‘Lost jobs back by 2018’

by Staff Reporter

MINISTER for Finance Michael Noonan has said all of the jobs lost in the recession would be replaced by 2018.
He made his remarks recently on the publication of the Government’s Spring Economic Statement, and added that 200,000 jobs would be created between now and 2020, forecasting that two million people would be employed nationwide by next year.
Overall, his remarks may be viewed as extremely hopeful as he believed the Government may be in a position to introduce expansionary budgets from now until 2020.
He said there would be no return to the boom-and-bust-budget model of the past.
Noonan said: “Over the period 2011 to 2015, the deficit was reduced from €15bn to €4.5bn. However, we were in a position to achieve these targets with less tax increases and expenditure cuts than originally envisaged, and to bring an end to the era of austerity budgets much earlier than originally planned.”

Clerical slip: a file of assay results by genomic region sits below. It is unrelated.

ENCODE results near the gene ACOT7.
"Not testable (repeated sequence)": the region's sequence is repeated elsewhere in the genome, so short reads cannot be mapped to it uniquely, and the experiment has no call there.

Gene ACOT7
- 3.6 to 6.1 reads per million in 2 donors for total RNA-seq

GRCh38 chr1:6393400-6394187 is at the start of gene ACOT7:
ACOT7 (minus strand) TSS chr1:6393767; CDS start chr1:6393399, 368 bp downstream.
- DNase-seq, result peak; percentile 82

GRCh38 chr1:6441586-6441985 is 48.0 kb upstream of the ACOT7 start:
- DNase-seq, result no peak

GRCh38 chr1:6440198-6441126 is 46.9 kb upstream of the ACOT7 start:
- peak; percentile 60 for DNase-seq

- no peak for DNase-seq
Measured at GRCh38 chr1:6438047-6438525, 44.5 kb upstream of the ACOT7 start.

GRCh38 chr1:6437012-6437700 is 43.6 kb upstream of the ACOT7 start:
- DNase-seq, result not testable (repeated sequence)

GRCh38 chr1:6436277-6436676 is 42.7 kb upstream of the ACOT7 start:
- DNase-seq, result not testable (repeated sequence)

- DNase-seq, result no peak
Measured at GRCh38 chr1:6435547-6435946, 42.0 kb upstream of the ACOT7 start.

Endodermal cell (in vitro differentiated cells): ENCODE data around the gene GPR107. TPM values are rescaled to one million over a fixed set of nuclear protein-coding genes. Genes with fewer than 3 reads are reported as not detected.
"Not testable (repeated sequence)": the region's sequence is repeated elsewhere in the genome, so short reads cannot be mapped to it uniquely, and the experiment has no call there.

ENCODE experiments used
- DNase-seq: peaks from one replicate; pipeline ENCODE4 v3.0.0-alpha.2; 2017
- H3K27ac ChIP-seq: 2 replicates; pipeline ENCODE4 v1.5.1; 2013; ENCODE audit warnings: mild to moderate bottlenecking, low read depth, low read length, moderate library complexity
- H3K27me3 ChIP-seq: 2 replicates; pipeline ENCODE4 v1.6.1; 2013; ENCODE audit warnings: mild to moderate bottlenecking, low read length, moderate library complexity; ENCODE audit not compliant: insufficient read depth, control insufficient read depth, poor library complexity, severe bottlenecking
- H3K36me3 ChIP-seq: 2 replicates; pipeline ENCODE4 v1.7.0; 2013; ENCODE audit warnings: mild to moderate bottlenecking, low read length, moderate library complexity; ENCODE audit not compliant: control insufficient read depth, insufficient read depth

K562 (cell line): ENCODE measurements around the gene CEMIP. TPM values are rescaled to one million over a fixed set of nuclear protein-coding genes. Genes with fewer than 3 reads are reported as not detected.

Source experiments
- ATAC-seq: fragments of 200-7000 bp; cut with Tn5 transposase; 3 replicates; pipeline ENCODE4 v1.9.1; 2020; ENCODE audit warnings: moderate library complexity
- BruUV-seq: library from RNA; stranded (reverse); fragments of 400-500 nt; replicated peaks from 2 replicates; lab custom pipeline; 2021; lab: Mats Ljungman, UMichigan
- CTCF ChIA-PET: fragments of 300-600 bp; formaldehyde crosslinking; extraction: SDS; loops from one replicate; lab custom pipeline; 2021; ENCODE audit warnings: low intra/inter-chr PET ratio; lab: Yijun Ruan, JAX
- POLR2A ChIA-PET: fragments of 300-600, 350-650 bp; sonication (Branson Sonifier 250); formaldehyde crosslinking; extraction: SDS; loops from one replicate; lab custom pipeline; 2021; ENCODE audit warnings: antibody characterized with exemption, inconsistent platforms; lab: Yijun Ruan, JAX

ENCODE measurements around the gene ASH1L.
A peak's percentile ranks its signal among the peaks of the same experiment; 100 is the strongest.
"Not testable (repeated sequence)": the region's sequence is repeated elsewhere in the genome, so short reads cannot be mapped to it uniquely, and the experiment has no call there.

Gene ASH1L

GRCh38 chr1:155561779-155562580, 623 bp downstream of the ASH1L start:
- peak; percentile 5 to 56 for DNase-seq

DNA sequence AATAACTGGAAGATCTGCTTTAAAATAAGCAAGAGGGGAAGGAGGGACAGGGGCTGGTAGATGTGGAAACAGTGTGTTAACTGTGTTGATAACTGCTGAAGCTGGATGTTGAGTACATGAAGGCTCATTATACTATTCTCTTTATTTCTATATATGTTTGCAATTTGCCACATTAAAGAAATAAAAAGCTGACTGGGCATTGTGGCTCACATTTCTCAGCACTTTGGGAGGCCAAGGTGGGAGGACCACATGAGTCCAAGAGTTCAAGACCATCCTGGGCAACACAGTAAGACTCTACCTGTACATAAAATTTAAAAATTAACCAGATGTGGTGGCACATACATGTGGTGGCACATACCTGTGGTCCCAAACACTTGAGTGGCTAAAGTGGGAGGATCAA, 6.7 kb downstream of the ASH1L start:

On another positive note, he said that having peaked in 2013, the national debt was now on a firm downward path, and was expected to drop below 100% of GDP and move towards the EU average in the coming years.
Minister for Public Expenditure and Reform Brendan Howlin also had some good news, in the form of intended spending increases of between €600m and €750m for 2016.
He said the expansion would enable the Government to deal with underlying demographic pressures in social protection, education and health.
He said the Government was commitment to pension provision, and intended to increase the current national spend of €6.5bn a year by €200m as the population aged.
He went on to hint at forthcoming public service pay increases, saying the Government had agreed to his proposal to enter into discussions with trade unions on public service pay.
He believed it was wise to plan for a steady winding down of the emergency provisions that had been introduced to deal with the gap in the public finances, which included pay cuts for public servants.

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